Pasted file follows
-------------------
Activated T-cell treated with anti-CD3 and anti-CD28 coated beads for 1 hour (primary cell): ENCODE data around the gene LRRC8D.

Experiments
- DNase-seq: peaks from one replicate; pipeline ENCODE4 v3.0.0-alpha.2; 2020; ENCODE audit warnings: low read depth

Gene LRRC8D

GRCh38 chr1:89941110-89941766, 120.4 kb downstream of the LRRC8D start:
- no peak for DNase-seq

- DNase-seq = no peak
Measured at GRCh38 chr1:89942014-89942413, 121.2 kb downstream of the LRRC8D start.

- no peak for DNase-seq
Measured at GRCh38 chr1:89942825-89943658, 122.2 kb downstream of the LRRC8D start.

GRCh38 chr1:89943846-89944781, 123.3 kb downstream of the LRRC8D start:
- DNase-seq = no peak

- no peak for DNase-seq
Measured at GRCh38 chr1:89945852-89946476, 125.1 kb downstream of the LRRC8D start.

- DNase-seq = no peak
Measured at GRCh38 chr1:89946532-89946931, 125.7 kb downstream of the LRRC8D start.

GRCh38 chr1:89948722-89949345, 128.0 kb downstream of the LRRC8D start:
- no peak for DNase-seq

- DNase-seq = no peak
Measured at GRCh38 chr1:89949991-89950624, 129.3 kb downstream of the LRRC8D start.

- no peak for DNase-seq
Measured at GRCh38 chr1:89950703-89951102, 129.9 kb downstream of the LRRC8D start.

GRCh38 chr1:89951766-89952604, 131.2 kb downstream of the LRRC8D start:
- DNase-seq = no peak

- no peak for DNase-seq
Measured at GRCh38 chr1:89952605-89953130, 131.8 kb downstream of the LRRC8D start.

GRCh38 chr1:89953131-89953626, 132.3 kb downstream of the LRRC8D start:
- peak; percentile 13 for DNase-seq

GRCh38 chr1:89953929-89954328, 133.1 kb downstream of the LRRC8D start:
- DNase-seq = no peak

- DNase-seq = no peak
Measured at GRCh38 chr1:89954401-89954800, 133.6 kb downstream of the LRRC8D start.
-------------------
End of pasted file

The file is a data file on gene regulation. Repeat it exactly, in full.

Activated T-cell treated with anti-CD3 and anti-CD28 coated beads for 1 hour (primary cell): ENCODE data around the gene LRRC8D.

Experiments
- DNase-seq: peaks from one replicate; pipeline ENCODE4 v3.0.0-alpha.2; 2020; ENCODE audit warnings: low read depth

Gene LRRC8D

GRCh38 chr1:89941110-89941766, 120.4 kb downstream of the LRRC8D start:
- no peak for DNase-seq

- DNase-seq = no peak
Measured at GRCh38 chr1:89942014-89942413, 121.2 kb downstream of the LRRC8D start.

- no peak for DNase-seq
Measured at GRCh38 chr1:89942825-89943658, 122.2 kb downstream of the LRRC8D start.

GRCh38 chr1:89943846-89944781, 123.3 kb downstream of the LRRC8D start:
- DNase-seq = no peak

- no peak for DNase-seq
Measured at GRCh38 chr1:89945852-89946476, 125.1 kb downstream of the LRRC8D start.

- DNase-seq = no peak
Measured at GRCh38 chr1:89946532-89946931, 125.7 kb downstream of the LRRC8D start.

GRCh38 chr1:89948722-89949345, 128.0 kb downstream of the LRRC8D start:
- no peak for DNase-seq

- DNase-seq = no peak
Measured at GRCh38 chr1:89949991-89950624, 129.3 kb downstream of the LRRC8D start.

- no peak for DNase-seq
Measured at GRCh38 chr1:89950703-89951102, 129.9 kb downstream of the LRRC8D start.

GRCh38 chr1:89951766-89952604, 131.2 kb downstream of the LRRC8D start:
- DNase-seq = no peak

- no peak for DNase-seq
Measured at GRCh38 chr1:89952605-89953130, 131.8 kb downstream of the LRRC8D start.

GRCh38 chr1:89953131-89953626, 132.3 kb downstream of the LRRC8D start:
- peak; percentile 13 for DNase-seq

GRCh38 chr1:89953929-89954328, 133.1 kb downstream of the LRRC8D start:
- DNase-seq = no peak

- DNase-seq = no peak
Measured at GRCh38 chr1:89954401-89954800, 133.6 kb downstream of the LRRC8D start.